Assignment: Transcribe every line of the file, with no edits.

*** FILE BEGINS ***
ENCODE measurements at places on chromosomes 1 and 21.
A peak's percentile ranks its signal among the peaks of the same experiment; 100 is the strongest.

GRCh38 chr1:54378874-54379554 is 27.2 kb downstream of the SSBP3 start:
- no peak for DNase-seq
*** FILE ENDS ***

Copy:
ENCODE measurements at places on chromosomes 1 and 21.
A peak's percentile ranks its signal among the peaks of the same experiment; 100 is the strongest.

GRCh38 chr1:54378874-54379554 is 27.2 kb downstream of the SSBP3 start:
- no peak for DNase-seq